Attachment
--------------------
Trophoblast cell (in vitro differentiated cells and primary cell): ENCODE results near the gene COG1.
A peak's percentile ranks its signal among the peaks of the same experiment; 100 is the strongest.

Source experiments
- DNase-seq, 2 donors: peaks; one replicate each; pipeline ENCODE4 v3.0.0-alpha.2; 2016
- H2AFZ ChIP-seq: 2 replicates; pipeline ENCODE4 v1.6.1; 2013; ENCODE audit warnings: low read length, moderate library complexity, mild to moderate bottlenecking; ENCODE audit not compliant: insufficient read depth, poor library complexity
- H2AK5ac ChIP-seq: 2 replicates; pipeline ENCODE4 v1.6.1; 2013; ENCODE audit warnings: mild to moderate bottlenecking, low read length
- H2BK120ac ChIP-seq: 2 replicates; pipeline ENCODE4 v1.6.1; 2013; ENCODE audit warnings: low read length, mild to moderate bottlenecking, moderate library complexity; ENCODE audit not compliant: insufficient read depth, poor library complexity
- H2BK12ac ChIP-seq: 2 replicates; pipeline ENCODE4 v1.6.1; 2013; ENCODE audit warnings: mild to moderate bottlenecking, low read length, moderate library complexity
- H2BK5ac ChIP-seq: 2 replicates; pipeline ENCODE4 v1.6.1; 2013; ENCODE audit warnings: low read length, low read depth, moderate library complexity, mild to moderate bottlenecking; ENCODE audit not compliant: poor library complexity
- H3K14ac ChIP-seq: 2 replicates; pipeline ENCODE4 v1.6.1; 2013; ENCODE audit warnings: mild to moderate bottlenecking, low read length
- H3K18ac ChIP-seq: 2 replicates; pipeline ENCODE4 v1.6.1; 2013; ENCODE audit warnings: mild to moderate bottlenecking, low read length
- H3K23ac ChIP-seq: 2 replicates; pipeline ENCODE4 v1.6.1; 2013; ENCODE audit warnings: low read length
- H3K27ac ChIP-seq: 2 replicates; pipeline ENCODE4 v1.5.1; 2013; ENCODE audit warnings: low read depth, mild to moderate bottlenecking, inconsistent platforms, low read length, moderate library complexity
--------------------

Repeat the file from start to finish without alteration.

Trophoblast cell (in vitro differentiated cells and primary cell): ENCODE results near the gene COG1.
A peak's percentile ranks its signal among the peaks of the same experiment; 100 is the strongest.

Source experiments
- DNase-seq, 2 donors: peaks; one replicate each; pipeline ENCODE4 v3.0.0-alpha.2; 2016
- H2AFZ ChIP-seq: 2 replicates; pipeline ENCODE4 v1.6.1; 2013; ENCODE audit warnings: low read length, moderate library complexity, mild to moderate bottlenecking; ENCODE audit not compliant: insufficient read depth, poor library complexity
- H2AK5ac ChIP-seq: 2 replicates; pipeline ENCODE4 v1.6.1; 2013; ENCODE audit warnings: mild to moderate bottlenecking, low read length
- H2BK120ac ChIP-seq: 2 replicates; pipeline ENCODE4 v1.6.1; 2013; ENCODE audit warnings: low read length, mild to moderate bottlenecking, moderate library complexity; ENCODE audit not compliant: insufficient read depth, poor library complexity
- H2BK12ac ChIP-seq: 2 replicates; pipeline ENCODE4 v1.6.1; 2013; ENCODE audit warnings: mild to moderate bottlenecking, low read length, moderate library complexity
- H2BK5ac ChIP-seq: 2 replicates; pipeline ENCODE4 v1.6.1; 2013; ENCODE audit warnings: low read length, low read depth, moderate library complexity, mild to moderate bottlenecking; ENCODE audit not compliant: poor library complexity
- H3K14ac ChIP-seq: 2 replicates; pipeline ENCODE4 v1.6.1; 2013; ENCODE audit warnings: mild to moderate bottlenecking, low read length
- H3K18ac ChIP-seq: 2 replicates; pipeline ENCODE4 v1.6.1; 2013; ENCODE audit warnings: mild to moderate bottlenecking, low read length
- H3K23ac ChIP-seq: 2 replicates; pipeline ENCODE4 v1.6.1; 2013; ENCODE audit warnings: low read length
- H3K27ac ChIP-seq: 2 replicates; pipeline ENCODE4 v1.5.1; 2013; ENCODE audit warnings: low read depth, mild to moderate bottlenecking, inconsistent platforms, low read length, moderate library complexity